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Photochemistry / Alfa Chemistry
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Photosensitizers are also known as photoinitiators and sensitizers that is a kind of compounds absorb a certain wavelength of ultraviolet light to generate radicals or ions. The photochemical reaction initiated by the photosensitizer is called a photosensitivity reaction. The photosensitizer is an important part of radiation curing systems such as photosensitive adhesives, photoresists and photocurable anaerobic adhesives. Given photosensitizers have the unique ability of sensitivity to light, they are widely used in catalysis, solar cells, photodynamic therapy (PDT) and biomedicine.

PhotosensitizersFigure 1. The photosensitizers


The photosensitizers are extensively applied to solar cells, catalysis and photodynamic therapy (PDT). The main applications of photosensitizer are as following.

  • Solar Cell

With the development of photosensitizers, more and more solar cells appear in our daily life. Among the various photosensitizers, dye-sensitized solar cells based on bacterial-based photosensitizers (bio-sensitized DSSCs) are significant for biophotoelectronic molecular devices. They also have many advantages, including enhanced electron excitation, injection, and dye regeneration for efficient photon-to-electron quantum conversion. The mechanisms involved in the utilization of biomolecular bacterial-based pigments were studied in order to improve bio-sensitized DSSCs performance.[1] Biomolecular pigments can acquire from plant extracts, amino acids and bacteria that is a kind of promising photosensitizer.

PhotosensitizersFigure 2. Schematic representation of dye-sensitized solar cells based on bacterial-based photosensitizers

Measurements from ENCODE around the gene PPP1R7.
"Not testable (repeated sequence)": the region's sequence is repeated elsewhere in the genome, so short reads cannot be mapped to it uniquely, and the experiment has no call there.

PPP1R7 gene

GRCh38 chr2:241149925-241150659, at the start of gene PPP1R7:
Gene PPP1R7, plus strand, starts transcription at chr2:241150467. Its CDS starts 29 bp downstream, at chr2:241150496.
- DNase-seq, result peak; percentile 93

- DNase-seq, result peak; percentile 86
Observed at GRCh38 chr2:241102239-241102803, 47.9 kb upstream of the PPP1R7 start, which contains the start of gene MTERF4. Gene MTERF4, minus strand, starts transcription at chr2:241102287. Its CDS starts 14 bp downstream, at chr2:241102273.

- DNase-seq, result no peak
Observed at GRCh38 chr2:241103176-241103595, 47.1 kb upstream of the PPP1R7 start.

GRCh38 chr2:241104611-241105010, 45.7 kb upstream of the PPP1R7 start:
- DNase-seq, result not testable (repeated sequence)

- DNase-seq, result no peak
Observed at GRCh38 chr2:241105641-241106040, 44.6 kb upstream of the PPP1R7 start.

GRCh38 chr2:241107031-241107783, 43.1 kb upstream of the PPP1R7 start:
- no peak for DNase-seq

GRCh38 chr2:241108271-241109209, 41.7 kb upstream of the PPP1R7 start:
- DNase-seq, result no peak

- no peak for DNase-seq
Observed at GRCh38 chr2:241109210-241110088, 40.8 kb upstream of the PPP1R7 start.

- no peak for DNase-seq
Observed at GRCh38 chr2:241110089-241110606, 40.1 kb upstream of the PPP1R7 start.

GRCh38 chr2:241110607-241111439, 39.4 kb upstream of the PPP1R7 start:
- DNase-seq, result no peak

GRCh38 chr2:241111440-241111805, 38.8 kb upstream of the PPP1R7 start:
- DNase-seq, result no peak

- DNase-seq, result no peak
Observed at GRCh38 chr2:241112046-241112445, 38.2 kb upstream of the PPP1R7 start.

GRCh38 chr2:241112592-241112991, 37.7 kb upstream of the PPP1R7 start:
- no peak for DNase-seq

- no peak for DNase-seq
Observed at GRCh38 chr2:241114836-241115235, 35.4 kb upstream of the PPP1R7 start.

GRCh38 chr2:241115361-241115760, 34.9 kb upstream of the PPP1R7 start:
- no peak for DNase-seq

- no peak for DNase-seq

• Organic Photocatalysis

Photocatalysis occupies an important part in the field of organic catalysis. The photosensitizers produce radicals or ions to take part in the organic reaction when they absorb a certain wavelength of light. For example, a simple and robust catalyst system was reported that enables the oxidation of unactivated carboxylic acids without harmful reagents. Given electron deficient nature of dicationic organic salts allows the HOMO energy level to be lowered, the dicationic organic salts could function as photoredox catalysts with high oxidation ability and have high reduction potential in the excited state in order to allow carboxylates to be oxidized. The dicationic organic photocatalyst based on a bis(benzimidazolium) (BBIm2+)[2] was demonstrated to promote the decarboxylative hydroxylation and dimerization of carboxylic acids and that plays a significant part in these decarboxylative reactions.

PhotosensitizersFigure 3. The organic photocatalysis of BBIm2+

  • Photodynamic Therapy

Since the first photodynamic reaction was reported by Raab in 1900, more and more photosensitizers were applied in photodynamic therapy (PDT). To be noted, PDT has shown great promise as a next-generation cancer therapeutic strategy due to its minimal invasiveness, negligible observed drug resistance and real-time monitoring of therapeutic efficacy.[3] Based on the frequency upconversion luminescence (FUCL) strategy, a one-photon excitation molecular photosensitizer (FUCP-1) with NIR 808 nm excitation and 750 nm emission was designed and synthesized for deep-seated tumor PDT. FUCP-1 could accumulate at tumor sites and efficiently inhibited tumor growth during PDT after intravenous injection. More importantly, FUCP-1 could be easily cleared from the body within 24 hours compared to traditional UCNPs and dramatically reduce systemic toxicity, which suggests that FUCP-1 could serve as an ideal phototherapeutic platform for deep-seated tumor PDT.

PhotosensitizersFigure 4. Schematic illustration of the PDT by photosensitizer

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  • Maddah H. A.; et al. Biomolecular photosensitizers for dye-sensitized solar cells: recent developments and critical insights. Renew. Sust. Energ. Rev. 2020, 121: 109678-109703.
  • Kodama T.; et al. Phenylene-bridged bis(benzimidazolium) (BBIm2+): a dicationic organic photoredox catalyst. Chem. Sci. 2019, 11(44): 12109-12117.
  • Tian R.; et al. Development of a novel anti-tumor theranostic platform: a near-infrared molecular upconversion sensitizer for deep-seated cancer photodynamic therapy. Chem. Sci. 2019, 10(43): 10106-10112.

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